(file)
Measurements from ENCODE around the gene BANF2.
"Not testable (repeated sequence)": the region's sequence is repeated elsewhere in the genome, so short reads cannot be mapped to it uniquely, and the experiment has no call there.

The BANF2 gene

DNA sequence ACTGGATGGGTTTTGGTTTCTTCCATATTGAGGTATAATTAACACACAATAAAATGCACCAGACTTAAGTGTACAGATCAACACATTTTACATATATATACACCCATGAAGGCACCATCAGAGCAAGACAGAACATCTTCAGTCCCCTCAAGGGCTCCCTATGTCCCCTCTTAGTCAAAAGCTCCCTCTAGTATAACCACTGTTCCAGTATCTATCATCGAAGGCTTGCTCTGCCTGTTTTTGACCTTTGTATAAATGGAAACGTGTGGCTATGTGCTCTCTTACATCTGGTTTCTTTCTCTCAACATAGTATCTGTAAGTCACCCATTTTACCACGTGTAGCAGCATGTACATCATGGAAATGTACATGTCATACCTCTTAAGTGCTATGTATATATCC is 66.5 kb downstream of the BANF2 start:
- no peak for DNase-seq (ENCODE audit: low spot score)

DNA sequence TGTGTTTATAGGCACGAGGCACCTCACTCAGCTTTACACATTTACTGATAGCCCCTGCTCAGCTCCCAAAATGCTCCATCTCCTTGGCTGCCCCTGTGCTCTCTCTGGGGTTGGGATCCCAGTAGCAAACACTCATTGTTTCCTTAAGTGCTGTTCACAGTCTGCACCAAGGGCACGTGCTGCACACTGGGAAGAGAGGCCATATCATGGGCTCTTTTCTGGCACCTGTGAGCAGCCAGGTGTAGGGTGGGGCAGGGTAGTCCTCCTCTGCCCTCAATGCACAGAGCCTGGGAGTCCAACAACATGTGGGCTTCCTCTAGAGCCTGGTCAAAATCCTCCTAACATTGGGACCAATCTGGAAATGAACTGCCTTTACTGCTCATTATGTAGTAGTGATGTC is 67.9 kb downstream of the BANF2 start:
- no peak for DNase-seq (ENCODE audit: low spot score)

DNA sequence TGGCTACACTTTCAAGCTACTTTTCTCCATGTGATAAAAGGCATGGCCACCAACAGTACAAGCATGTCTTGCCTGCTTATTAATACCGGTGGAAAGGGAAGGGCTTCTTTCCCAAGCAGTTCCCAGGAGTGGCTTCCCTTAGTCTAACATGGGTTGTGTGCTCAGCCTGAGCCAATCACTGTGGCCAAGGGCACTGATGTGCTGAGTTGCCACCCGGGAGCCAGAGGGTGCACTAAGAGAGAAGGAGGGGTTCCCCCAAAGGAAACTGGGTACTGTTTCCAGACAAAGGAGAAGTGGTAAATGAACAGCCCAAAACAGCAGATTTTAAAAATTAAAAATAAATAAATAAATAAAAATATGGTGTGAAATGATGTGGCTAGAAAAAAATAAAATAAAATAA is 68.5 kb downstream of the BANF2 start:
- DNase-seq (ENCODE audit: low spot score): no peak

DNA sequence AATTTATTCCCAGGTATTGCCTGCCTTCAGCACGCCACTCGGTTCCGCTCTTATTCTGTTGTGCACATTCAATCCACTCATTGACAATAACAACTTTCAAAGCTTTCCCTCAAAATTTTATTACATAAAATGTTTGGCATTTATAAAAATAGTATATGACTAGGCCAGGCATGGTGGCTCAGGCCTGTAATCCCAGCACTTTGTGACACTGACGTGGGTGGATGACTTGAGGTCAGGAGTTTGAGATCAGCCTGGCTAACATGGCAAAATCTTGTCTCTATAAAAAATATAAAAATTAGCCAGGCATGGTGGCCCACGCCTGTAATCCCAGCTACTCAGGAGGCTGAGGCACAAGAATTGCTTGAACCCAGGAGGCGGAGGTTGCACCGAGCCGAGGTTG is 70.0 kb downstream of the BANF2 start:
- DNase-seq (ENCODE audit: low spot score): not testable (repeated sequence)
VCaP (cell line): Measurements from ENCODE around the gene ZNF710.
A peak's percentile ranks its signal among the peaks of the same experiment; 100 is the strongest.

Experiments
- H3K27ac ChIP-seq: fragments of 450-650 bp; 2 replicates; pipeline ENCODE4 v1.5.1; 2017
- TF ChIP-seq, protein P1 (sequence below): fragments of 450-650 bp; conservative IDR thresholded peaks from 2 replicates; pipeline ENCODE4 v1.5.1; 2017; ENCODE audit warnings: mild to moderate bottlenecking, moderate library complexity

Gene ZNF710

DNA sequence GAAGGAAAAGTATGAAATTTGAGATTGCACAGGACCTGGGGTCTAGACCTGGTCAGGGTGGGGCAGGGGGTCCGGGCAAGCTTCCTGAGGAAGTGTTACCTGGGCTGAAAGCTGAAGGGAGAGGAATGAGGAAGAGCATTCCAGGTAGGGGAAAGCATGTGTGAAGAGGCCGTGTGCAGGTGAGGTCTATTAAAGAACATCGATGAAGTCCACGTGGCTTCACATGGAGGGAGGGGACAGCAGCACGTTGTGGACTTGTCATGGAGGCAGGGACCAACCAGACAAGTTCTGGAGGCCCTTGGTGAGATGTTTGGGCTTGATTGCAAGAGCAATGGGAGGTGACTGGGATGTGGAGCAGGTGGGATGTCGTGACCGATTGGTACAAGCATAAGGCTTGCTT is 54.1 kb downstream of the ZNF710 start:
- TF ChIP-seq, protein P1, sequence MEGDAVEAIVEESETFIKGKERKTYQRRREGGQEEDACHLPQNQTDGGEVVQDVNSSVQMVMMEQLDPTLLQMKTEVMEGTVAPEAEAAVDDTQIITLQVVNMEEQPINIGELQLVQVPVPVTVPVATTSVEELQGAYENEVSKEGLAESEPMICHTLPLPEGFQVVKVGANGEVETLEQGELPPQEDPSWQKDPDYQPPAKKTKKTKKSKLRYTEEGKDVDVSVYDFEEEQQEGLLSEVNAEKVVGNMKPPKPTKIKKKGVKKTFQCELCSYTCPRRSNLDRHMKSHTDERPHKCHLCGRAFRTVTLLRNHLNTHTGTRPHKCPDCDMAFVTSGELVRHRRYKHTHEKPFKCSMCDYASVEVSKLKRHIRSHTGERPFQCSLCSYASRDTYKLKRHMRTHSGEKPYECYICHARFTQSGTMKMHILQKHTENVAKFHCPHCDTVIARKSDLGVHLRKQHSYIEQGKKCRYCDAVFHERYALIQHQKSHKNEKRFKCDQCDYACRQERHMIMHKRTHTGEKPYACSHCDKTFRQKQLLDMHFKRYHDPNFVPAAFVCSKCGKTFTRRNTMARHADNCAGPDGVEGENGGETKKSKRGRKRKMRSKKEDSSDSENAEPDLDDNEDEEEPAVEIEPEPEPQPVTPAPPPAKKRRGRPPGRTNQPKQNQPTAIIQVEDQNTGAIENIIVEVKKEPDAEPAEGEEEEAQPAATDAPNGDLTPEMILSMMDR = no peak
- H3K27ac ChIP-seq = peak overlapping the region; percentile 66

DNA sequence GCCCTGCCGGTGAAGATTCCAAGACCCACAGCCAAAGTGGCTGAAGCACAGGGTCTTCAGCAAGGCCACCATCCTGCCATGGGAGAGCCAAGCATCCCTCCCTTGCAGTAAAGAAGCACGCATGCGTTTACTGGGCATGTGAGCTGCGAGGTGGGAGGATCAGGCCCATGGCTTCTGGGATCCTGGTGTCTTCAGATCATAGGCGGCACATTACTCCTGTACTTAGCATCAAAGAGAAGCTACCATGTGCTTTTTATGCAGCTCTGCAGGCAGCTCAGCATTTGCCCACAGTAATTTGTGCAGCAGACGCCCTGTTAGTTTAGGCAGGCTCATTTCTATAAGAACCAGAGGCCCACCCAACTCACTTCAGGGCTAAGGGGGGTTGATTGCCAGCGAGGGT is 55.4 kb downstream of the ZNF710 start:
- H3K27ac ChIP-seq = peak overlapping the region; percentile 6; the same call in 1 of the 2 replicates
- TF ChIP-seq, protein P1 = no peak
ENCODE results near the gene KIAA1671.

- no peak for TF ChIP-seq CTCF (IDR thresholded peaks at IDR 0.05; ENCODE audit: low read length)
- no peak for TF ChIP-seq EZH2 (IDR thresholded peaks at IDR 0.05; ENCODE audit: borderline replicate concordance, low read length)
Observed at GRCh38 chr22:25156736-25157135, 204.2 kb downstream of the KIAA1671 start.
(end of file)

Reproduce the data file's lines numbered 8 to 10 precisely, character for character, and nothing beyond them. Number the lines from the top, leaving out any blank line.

DNA sequence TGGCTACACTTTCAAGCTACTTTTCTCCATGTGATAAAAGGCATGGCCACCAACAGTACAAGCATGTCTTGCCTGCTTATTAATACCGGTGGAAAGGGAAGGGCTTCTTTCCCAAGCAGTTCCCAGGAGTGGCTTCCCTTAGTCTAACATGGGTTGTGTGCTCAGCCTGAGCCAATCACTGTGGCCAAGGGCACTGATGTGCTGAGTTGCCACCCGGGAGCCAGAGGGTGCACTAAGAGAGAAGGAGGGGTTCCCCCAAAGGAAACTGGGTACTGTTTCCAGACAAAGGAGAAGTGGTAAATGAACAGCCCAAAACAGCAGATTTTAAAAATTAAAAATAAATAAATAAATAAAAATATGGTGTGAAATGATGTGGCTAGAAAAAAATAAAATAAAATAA is 68.5 kb downstream of the BANF2 start:
- DNase-seq (ENCODE audit: low spot score): no peak

DNA sequence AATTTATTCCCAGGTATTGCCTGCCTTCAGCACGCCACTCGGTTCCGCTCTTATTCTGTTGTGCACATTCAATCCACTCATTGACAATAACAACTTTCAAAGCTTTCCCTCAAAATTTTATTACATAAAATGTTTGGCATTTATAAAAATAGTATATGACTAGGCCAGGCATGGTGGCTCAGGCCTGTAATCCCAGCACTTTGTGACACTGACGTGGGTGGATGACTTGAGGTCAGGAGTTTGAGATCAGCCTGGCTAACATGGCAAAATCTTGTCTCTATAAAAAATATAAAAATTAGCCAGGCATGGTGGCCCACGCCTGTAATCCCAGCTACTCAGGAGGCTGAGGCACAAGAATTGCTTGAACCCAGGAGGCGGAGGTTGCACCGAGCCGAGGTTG is 70.0 kb downstream of the BANF2 start: